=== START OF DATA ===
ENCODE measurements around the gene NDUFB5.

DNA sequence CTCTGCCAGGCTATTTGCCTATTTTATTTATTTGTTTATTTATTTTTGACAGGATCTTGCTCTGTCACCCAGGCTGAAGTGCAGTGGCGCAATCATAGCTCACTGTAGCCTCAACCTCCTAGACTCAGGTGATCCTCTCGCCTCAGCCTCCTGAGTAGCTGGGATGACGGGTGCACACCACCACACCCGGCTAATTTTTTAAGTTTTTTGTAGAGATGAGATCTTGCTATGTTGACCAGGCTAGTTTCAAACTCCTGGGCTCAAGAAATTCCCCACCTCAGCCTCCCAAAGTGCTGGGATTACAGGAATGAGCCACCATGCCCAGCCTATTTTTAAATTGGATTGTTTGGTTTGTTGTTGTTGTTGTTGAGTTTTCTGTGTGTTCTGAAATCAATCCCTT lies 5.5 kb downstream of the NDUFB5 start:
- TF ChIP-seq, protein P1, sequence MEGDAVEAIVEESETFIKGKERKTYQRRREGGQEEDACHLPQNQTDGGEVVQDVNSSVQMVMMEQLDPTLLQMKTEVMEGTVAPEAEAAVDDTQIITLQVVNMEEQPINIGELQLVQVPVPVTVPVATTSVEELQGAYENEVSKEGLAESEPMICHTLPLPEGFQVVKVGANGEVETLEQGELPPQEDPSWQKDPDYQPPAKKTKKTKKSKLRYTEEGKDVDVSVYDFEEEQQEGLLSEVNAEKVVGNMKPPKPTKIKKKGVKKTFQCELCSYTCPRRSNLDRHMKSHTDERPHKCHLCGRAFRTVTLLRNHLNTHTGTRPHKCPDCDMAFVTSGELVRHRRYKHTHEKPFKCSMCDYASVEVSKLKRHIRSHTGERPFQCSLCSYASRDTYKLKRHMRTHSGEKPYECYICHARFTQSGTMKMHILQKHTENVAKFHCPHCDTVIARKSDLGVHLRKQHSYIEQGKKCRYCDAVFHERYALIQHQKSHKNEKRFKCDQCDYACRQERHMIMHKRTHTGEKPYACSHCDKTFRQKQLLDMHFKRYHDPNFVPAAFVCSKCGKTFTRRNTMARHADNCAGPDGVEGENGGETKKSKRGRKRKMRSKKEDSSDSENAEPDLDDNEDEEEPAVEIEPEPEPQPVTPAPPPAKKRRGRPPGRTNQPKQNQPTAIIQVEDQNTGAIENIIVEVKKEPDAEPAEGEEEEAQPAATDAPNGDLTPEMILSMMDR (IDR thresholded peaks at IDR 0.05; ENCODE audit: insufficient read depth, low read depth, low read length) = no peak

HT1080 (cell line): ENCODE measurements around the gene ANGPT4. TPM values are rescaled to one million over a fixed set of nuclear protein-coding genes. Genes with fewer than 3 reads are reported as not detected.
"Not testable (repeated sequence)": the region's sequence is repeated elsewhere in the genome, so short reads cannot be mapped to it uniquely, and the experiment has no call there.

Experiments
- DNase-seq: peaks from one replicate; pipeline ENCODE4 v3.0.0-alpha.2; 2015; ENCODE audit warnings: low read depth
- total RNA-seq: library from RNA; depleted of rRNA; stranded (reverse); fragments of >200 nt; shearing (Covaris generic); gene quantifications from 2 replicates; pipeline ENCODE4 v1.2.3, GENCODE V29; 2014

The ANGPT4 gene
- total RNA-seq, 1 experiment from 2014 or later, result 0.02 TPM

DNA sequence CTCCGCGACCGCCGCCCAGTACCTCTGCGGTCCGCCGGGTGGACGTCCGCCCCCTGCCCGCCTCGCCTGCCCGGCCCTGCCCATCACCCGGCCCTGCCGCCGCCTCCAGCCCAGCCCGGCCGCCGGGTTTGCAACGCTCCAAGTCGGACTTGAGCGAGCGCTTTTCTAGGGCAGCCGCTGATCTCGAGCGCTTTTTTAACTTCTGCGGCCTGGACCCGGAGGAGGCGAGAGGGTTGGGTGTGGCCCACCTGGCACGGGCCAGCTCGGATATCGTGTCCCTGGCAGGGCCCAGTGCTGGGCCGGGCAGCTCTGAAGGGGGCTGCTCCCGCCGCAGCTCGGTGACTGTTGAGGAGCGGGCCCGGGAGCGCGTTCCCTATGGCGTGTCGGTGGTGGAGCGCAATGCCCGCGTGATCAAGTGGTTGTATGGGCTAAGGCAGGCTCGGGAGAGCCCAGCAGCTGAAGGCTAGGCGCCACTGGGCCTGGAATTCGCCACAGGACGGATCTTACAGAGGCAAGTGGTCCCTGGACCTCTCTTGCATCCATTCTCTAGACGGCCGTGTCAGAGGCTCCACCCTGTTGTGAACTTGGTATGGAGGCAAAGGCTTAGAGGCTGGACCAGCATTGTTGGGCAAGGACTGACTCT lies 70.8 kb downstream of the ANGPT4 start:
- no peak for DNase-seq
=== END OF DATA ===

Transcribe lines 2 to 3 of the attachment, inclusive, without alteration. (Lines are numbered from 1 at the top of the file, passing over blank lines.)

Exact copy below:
DNA sequence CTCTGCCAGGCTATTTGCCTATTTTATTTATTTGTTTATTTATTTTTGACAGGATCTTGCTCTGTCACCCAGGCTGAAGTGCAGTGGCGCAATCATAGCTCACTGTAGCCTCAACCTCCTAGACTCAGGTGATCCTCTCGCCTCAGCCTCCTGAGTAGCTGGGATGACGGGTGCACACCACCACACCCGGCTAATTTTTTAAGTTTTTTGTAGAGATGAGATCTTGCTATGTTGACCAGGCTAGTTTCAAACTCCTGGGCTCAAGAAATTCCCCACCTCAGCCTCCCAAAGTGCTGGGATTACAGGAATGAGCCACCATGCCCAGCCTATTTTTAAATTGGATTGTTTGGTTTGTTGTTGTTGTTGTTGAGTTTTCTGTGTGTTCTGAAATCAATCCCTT lies 5.5 kb downstream of the NDUFB5 start:
- TF ChIP-seq, protein P1, sequence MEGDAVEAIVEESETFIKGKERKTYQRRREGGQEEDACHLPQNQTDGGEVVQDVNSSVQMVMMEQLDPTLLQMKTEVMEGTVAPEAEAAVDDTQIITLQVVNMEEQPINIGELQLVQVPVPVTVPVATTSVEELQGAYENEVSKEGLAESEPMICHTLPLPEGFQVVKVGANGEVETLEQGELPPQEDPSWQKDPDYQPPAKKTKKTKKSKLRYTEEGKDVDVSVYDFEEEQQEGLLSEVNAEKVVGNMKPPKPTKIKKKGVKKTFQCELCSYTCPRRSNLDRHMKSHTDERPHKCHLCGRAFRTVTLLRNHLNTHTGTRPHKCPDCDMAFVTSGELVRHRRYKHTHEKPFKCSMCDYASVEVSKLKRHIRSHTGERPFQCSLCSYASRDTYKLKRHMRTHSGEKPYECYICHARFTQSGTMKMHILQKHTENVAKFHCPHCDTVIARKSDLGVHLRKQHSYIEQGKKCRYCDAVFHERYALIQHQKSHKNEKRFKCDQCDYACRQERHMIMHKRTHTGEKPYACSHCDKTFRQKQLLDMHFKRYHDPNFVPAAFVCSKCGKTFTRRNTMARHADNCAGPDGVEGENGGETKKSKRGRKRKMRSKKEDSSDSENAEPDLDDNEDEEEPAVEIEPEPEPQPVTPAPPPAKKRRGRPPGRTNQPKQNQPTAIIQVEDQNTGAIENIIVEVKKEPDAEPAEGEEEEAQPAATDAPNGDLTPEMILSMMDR (IDR thresholded peaks at IDR 0.05; ENCODE audit: insufficient read depth, low read depth, low read length) = no peak